Along these lines, compared to a solution like WooCommerce, or any other similar open-source platform for that matter, Magento is going to require significant work to set up and maintain. Unless you have a development background, you’re going to need to utilize the skills of a professional to use Magento as your ecommerce platform. Not only is this a barrier to entry for many small business owners, but it means higher costs and longer time required to get up and running.
Benefits of WooCommerce
With WooCommerce, on the other hand, the main advantages can be summed up as such:
- Powered by WordPress: As we’ve discussed, WordPress is one of the most popular website builders and with good reason. WordPress includes a powerful content management system, SEO tools, and offers a variety of plug-ins in addition to WooCommerce. In this way, WooCommerce’s reliance on WordPress is a huge benefit. Plus, with a wide community using WordPress and the WooCommerce storefront, it’s easy to find resources or experts to help you with questions or problems you have with your store.
- Core features: Although perhaps not as detailed and advanced as Magento, there’s no doubt that WooCommerce offers a competitive feature set. This being said, WooCommerce doesn’t only offer the core capabilities you need to set up and manage your online store, but also offers built-in tools that you don’t find with other platforms—like product reviews, unlimited variations, and promotional widgets. Plus, like with Magento, WooCommerce can be completely customized—and it allows you to add functionality with any of the add-ons in the extensions marketplace.
- Usability: All in all, based on user reviews and even simply on the makeup of the platform, WooCommerce is much more of a user-friendly solution than Magento. In this way too, WooCommerce benefits from the accessibility of WordPress, and therefore, it’s much easier for new and smaller business owners to use and manage this software.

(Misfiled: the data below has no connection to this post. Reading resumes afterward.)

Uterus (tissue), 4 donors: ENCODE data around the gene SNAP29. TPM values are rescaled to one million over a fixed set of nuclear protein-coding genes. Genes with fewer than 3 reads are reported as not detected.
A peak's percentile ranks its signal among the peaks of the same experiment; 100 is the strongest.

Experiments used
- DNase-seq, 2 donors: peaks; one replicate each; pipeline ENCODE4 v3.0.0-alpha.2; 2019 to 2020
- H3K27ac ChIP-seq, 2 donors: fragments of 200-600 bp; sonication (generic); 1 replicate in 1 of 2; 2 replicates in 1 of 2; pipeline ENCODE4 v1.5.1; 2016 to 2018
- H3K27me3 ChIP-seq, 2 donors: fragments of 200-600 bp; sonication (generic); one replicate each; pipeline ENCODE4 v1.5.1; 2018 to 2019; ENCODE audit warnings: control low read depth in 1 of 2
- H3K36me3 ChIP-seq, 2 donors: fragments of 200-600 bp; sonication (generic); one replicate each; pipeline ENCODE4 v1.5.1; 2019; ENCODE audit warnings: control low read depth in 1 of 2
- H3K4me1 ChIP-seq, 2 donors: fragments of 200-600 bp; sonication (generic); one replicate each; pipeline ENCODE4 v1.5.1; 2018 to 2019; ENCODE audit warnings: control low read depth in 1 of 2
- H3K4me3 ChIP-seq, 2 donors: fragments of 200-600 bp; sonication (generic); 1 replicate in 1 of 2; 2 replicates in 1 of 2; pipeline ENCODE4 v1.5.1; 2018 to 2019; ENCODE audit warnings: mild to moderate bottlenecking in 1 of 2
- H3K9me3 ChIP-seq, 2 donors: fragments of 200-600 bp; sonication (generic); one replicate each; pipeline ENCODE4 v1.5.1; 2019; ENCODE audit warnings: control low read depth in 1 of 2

In this way, compared to Magento, WooCommerce is better-suited for a wider variety of business owners. Without a doubt, if you already have a WordPress website, using WooCommerce is one of the fastest and most affordable ways to get started selling online. This being said, even if you don’t have a WordPress website, WooCommerce can well-serve anyone who is looking for a robust, customizable, and accessible ecommerce solution, especially if they’re also interested in blog capabilities and SEO tools.
At the end of the day, only you can decide whether WooCommerce or Magento is right for your business. However, as we’ve discussed, Magento is likely best-suited for larger businesses that are looking for the greatest amount of customization available—and can afford the associated development costs. WooCommerce, on the other hand, is likely best-suited for small- to medium-sized businesses (especially if they’re already using WordPress) that don’t need everything Magento has to offer—but are still looking for a flexible, feature-rich, and user-friendly solution.
With this in mind though, it’s important to mention again that both of these ecommerce platforms may require development resources, especially Magento. Along these lines, it’s also extremely difficult to estimate the costs of using Magento or WooCommerce—due to all of the variables associated with open-source platforms. Therefore, it’s worth considering that if you’re looking for specified pricing and a solution you can manage without technical skills, you might instead explore all-in-one hosted platforms like Shopify, BigCommerce, Volusion, and other similar options.